It’s a brand new week, and definitely time for another Edtech RVA Recap. There’s only one more to do after this one. So far, previous recaps have included Getting Interactive with Google Apps and Bite-Sized Professional Development. If you’ve not had a chance to check them out, definitely do so, as they are worth the read.
This particular recap focuses on some different ways to engage students in the ELA classroom. My schools do not have the resources to implement what will be discussed here, but I was fascinated by how they were used to engage students in new ways, while still meeting the ELA standards. This session was presented by Colleen Casada, Gillian Lambert, and Emily Roberts. Gillian is @GillianLambert and Emily is @Connor6307 on Twitter. I do not have a Twitter for Colleen, but if anyone does, please let me know and I will edit this post to reflect it.
These ladies brought some new tools into the ELA classroom- 3D printers and Sphero robots. In addition, TinkerCAD was used to create the items for the 3D printers. When you think of ELA, these certainly aren’t the tools you think of seeing in the classroom.
To convey their ideas, these ladies gave examples of projects that had been completed with these tools, which is one of the most effective ways to demonstrate to teachers how the tools can make a difference in the curriculum. They also made sure to convey how the tools enhanced lessons and how they engaged the students. Typically, they tried to focus on lessons that normally would be challenging for students, and ones that often found students disengaged from the content.
One lesson example focused on Charlie from Flowers for Algernon. In the book, Charlie has an intellectual disability, which causes others to take advantage of him, though he doesn’t realize it. He is selected for an experimental surgery that will help correct his disability, but ultimately, the effects are not permanent. After reading, students are asked to do research on intellectual disabilities and make connections to Charlie. Then they spend time talking to folks who develop assistive technologies. Finally, they use TinkerCAD to design a device that would help aid Charlie in his daily life.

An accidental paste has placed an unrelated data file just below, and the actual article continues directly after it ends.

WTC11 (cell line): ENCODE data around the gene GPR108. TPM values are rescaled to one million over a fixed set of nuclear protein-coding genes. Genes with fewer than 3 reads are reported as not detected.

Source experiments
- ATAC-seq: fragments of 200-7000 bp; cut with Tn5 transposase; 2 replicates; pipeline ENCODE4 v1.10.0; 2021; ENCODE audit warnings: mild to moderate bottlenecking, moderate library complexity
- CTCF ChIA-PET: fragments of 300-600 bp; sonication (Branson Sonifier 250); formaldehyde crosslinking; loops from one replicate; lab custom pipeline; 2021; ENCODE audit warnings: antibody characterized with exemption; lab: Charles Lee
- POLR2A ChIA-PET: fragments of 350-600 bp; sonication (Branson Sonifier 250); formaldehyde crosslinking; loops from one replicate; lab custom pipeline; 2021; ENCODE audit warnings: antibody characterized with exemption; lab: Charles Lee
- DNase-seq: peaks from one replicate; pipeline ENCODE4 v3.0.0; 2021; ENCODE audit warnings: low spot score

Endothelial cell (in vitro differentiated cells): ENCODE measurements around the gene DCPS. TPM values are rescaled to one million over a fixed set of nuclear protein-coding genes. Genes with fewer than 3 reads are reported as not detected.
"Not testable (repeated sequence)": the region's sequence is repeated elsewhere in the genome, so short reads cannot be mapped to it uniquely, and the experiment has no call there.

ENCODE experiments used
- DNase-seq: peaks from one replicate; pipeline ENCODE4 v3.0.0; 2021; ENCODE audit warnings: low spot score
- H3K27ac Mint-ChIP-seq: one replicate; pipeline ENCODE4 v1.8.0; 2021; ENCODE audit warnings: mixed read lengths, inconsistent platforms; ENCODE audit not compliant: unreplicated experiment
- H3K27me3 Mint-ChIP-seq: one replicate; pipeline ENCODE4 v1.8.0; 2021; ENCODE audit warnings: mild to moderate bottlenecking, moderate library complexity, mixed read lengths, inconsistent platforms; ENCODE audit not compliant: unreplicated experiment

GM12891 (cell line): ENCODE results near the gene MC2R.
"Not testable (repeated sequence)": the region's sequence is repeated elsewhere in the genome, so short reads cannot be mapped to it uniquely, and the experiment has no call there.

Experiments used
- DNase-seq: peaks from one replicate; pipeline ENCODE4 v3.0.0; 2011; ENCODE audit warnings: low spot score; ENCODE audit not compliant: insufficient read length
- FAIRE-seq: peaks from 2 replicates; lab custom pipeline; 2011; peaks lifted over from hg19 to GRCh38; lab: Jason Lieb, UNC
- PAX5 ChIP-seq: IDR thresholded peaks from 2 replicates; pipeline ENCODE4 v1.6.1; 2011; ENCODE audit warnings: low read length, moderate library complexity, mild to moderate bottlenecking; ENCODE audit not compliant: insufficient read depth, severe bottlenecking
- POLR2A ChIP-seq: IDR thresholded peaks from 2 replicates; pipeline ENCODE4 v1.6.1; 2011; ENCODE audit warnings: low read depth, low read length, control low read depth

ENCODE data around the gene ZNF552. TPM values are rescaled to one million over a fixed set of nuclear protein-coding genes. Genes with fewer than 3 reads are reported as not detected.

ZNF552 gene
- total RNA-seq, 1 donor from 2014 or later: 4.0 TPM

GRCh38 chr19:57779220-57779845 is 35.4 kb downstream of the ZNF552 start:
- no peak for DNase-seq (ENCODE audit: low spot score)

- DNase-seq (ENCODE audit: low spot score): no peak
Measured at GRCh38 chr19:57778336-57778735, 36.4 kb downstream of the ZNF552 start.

Another lesson example, Project Runway, focused on the novel Shakespeare’s Secret. After reading, students would be asked to research families in the British monarchy. Using this research, they design a collection of jewelry for the family. Each piece must have reasons based upon research, so students must use their persuasive writing skills to demonstrate that each piece suits the chosen family.
A final lesson example that I’ll share here focused on the play The Merchant of Venice. After reading the play, students would discuss direct and indirect characterization. They would then be asked to design a ring to symbolically represent the characters and plot. In addition, students learned how to find their ring size and how to measure for it. One of the presenters mentioned that for this particular project, some of the rings had flaw designs when printed. Students were given the chance to redesign and reprint their work, but it had to be on their own time. She said that 100% of the flawed rings were redone and reprinted.
Moving on, the presenters discussed how Sphero could be used in the classroom. There were not as many examples here. Sphero was used with The False Prince. Students learned to code Sphero to represent the journey of the Sage. Sphero was ran on a green screen, and then students edited in the music and images to match Sphero’s movements.
The presenters also gave some pointers and tips for getting started. I’ve put them in a list format for easier reading:
- Explore databases of 3D models for ideas
- Learn the basics of TinkerCAD (free online)
- Identify a lesson for students that is challenging
- Due to costs, not every design can be printed on the 3D printer typically
- Learn the basics of Sphero and making him move
- Make sure to chunk the learning as students want to go, go, go
- Consider using an online learning platform to help provide the material
- Only give 25-30 minutes of class time to students to discover how to work Sphero
Even if your school does not yet have the capabilities of these tools, consider how something like these tools could change how some of your students engage in their education. It might just be the spark that one student needs.